the irresistible fleet of bicycles


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corridors of nature…in the city

Red-Mural-Amber-Hasselbring

A Butterfly Species Settles in San Francisco’s Market Street
Two advocates track Western tiger swallowtails through the city and use art to encourage residents to think of the fluttering creatures as welcome neighbors

By Aleta George for smithsonian.com
August 28, 2013

“Nature is everywhere,” says lepidopterist Liam O’Brien about the tigers of San Francisco’s Market Street—Western tiger swallowtail butterflies, that is.

O’Brien and naturalist Amber Hasselbring of Art-ecology have launched a campaign called “Tigers on Market Street” to speak for the butterflies that live in the canopy of trees that line the busiest street in downtown San Francisco. They are bringing the butterfly’s story to light using science and art as the City of San Francisco re-imagines the role of this hardworking boulevard in a project called Better Market Street. On blank walls and in Powerpoint talks given to groups throughout the city, the duo display photographs, paintings and fantastical collages of the butterflies and the urban world in which they live. Continue reading


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land access event

Land Access and the Challenge for the Food Movement: Panel discussiontruck
AUG 20, 2014 , 6:30PM- 8:30PM| LA PEÑA CULTURAL CENTER, BERKELEY, CA

Land access is a serious challenge facing small-scale farmers. Concentration of ownership, increasing farm size, rural gentrification, financial speculation, and rising pressure from residential and industrial real estate developers have made farmland increasingly difficult to get.

One strategy for increasing land access that we are seeing with increasing frequency is the development of land trusts that attempt to intervene in speculative land markets in order to protect farmland. According to the American Farmland Trust’s 2012 national survey, agricultural easements have facilitated the protection of 5 million acres of land. Continue reading


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the wild west of weed has a water problem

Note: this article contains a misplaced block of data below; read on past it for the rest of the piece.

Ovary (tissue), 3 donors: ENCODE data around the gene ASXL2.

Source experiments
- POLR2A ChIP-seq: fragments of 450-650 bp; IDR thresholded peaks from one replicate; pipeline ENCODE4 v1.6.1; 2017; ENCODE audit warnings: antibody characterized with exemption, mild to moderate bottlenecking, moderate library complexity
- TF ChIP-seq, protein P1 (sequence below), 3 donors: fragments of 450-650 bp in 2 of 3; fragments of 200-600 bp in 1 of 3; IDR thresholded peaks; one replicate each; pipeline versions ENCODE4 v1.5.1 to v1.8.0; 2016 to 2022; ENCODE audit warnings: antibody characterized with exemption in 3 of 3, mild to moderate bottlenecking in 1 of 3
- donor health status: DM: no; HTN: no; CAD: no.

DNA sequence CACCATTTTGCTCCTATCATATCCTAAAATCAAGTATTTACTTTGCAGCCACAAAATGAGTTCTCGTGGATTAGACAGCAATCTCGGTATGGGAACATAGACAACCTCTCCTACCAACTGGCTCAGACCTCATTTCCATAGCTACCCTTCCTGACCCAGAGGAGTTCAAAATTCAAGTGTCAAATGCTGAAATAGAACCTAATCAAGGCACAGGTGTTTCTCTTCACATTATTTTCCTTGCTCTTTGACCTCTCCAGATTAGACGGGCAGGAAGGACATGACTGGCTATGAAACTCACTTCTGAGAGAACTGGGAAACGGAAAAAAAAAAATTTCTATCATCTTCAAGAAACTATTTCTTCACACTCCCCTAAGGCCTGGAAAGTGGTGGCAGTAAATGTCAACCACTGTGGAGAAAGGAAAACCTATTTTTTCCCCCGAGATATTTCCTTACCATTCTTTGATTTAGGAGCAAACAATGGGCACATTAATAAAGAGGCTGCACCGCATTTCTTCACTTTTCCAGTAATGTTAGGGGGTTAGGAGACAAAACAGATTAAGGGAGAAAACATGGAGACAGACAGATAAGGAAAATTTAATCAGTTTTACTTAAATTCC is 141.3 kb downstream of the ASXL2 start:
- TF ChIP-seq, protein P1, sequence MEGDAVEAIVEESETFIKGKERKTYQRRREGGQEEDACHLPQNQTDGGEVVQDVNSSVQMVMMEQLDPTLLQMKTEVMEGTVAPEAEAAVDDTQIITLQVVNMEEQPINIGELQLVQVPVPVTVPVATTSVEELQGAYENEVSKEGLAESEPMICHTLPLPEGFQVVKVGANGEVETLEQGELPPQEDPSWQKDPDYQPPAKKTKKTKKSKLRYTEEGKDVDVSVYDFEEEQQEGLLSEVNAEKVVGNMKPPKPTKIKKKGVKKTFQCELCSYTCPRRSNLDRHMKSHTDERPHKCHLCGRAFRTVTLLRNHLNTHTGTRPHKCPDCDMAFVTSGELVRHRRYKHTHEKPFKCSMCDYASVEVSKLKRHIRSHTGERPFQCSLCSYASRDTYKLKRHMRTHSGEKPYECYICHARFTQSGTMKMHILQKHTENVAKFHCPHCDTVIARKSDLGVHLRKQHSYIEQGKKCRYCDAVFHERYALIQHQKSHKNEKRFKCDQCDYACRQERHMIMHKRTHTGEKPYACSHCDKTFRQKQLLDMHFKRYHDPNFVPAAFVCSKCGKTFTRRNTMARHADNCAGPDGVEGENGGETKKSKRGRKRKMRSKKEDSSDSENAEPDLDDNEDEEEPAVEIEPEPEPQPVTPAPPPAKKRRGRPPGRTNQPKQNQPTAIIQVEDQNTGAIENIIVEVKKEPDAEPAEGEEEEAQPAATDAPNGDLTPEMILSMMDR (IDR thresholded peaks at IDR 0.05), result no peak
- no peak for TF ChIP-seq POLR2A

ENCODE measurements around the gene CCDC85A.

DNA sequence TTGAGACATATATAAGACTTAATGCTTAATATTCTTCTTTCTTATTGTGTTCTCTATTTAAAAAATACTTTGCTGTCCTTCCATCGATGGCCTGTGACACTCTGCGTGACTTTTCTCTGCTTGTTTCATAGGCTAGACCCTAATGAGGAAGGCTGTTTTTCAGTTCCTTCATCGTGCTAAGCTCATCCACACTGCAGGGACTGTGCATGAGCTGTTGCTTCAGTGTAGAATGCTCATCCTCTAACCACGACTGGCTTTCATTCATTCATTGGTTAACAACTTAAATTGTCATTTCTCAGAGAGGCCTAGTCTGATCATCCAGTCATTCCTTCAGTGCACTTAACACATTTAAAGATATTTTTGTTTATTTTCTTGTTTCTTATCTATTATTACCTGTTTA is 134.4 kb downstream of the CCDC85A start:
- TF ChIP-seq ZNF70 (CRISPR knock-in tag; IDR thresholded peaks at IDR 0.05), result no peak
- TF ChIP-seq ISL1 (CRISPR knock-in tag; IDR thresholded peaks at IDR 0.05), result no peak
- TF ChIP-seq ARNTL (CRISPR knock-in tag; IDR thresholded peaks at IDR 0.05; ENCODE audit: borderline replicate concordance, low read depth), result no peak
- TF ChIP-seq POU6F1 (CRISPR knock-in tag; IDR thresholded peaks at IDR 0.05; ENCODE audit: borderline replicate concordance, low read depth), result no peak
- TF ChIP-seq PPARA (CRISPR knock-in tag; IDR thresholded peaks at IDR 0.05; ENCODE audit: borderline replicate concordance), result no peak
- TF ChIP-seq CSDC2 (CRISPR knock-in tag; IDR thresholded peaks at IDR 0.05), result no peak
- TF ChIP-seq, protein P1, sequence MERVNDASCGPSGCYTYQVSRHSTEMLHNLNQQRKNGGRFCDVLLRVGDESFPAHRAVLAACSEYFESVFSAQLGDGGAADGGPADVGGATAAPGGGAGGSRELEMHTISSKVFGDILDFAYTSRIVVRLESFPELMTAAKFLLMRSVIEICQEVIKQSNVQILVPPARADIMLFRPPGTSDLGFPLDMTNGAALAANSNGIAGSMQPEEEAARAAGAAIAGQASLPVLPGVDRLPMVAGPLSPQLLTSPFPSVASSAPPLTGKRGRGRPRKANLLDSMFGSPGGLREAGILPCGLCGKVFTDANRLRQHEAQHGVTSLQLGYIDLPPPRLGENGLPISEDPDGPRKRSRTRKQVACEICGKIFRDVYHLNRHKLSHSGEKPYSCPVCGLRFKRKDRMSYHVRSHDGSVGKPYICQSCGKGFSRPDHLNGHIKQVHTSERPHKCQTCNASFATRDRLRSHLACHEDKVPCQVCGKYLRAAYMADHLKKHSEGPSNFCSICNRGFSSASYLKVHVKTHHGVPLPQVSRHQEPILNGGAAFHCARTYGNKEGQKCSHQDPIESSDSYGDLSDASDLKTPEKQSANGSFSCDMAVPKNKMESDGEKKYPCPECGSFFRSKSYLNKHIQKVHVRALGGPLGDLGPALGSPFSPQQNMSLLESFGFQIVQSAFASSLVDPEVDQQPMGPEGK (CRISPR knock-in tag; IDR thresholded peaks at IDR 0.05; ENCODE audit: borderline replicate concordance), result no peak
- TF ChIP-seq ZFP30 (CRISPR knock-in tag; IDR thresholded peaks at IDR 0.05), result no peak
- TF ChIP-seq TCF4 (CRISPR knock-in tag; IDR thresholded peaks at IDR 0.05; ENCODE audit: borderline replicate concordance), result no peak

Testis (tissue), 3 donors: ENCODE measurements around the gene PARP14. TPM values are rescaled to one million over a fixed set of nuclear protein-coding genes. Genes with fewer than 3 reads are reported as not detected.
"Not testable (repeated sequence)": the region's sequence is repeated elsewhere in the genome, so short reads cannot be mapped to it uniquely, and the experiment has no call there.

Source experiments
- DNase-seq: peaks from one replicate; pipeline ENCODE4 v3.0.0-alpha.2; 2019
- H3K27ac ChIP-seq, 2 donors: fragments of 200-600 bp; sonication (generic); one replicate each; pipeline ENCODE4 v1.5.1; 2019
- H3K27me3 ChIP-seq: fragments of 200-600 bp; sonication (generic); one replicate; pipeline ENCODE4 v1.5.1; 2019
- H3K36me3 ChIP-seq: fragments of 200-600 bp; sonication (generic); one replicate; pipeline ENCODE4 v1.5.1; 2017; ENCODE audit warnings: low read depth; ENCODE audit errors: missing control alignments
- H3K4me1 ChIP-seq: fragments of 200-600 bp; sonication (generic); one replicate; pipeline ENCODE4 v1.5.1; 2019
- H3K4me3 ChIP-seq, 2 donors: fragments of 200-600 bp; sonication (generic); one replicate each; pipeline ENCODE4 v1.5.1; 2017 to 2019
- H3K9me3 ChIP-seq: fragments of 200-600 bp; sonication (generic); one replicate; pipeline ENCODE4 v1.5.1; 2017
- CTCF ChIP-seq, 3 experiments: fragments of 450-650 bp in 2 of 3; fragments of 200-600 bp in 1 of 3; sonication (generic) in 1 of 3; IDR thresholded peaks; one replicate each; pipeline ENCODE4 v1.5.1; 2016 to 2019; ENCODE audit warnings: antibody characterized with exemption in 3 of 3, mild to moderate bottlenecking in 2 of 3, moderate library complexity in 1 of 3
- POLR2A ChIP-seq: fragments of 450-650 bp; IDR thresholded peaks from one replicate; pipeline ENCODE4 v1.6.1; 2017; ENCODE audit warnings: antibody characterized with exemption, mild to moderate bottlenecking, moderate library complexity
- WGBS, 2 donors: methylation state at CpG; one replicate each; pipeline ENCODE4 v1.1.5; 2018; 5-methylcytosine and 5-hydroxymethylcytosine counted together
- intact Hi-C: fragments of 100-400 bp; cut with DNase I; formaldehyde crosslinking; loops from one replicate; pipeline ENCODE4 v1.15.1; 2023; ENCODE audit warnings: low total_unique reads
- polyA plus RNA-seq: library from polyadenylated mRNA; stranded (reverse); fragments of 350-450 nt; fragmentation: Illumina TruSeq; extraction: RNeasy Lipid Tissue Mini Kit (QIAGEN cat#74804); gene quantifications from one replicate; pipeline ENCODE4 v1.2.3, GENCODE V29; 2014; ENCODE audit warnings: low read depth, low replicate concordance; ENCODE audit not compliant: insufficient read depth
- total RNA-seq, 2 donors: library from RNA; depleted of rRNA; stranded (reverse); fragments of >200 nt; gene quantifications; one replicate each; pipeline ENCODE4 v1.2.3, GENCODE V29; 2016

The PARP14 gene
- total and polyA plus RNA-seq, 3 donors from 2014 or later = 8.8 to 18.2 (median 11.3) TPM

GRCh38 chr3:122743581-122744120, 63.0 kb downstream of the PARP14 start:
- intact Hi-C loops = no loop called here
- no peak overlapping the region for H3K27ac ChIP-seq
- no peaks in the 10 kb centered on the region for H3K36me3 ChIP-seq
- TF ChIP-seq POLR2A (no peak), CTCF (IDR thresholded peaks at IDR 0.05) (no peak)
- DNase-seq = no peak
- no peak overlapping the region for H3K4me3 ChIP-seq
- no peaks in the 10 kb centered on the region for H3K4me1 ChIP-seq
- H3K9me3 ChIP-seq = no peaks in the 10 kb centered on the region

Some drought-stricken rivers and streams in Northern California’s coastal forests are being polluted and sucked dry by water-guzzling medical marijuana farms, wildlife officials say — an issue that has spurred at least one county to try to outlaw personal grows.

State fish and wildlife officials say much of the marijuana being grown in northern counties under the state’s medical pot law is not being used for legal, personal use, but for sale both in California and states where pot is still illegal.

This demand is fueling backyard and larger-scale pot farming, especially in remote Lake, Humboldt and Mendocino counties on the densely forested North Coast, officials said.

“People are coming in, denuding the hillsides, damming the creeks and mixing in fertilizers that are not allowed in the U.S. into our watersheds,” said Denise Rushing, a Lake County supervisor who supports an ordinance essentially banning outdoor grows in populated areas.

“When rains come, it flows downstream into the lake and our water supply,” she said. Many affected waterways also contain endangered salmon, steelhead and other creatures protected by state and federal law. Click HERE to read more about this dilemma.

 

 

 


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activism we admire

This video demonstrates how a community is trying to save their water and wetlands and reduce the impact of an unnecessary freeway. Save Little Lake Valley http://www.savelittlelakevalley.org/ members are requesting that the California Water Quality Control Board order Caltrans, the Department of Transportation in CA., to cease and desist construction on the Willits Bypass. In March 2014 Caltrans is, and has been, in violation of the Water Board permits that are needed to proceed with construction.


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california farmlink announces new online linking system

CA FARMLINK

If you are a farmer with 2+ years of experience farming and a clear idea of what you’re looking for, California FarmLink now offers a new service which allows for landowners and land-seeking farmers to connect directly online (rather than through their regional coordinator).

Here’s how the new system will work:

  • Landseekers and landowners must register for an account with California FarmLink.
  • Registered users will be able to see detailed land listing information, including landowner contact information. Only logged-in and registered farmers will be able to see this information, and the property addresses will NOT be posted.
  • Become a member of California FarmLink. Landseeker Memberships are $15 and are valid for one year. If you have previously paid a membership fee within the last year, your membership will be activated automatically. You may also request a Fee Waiver Application by contacting the main office.
  • Have a business plan or a statement about your farm vision ready, then use the Dashboard to browse the Land Listings and contact landowner”?;.lkijouhyh7loi0t09r54rre3wq2

To see more of what California FarmLink has to offer, head over to their website!

 

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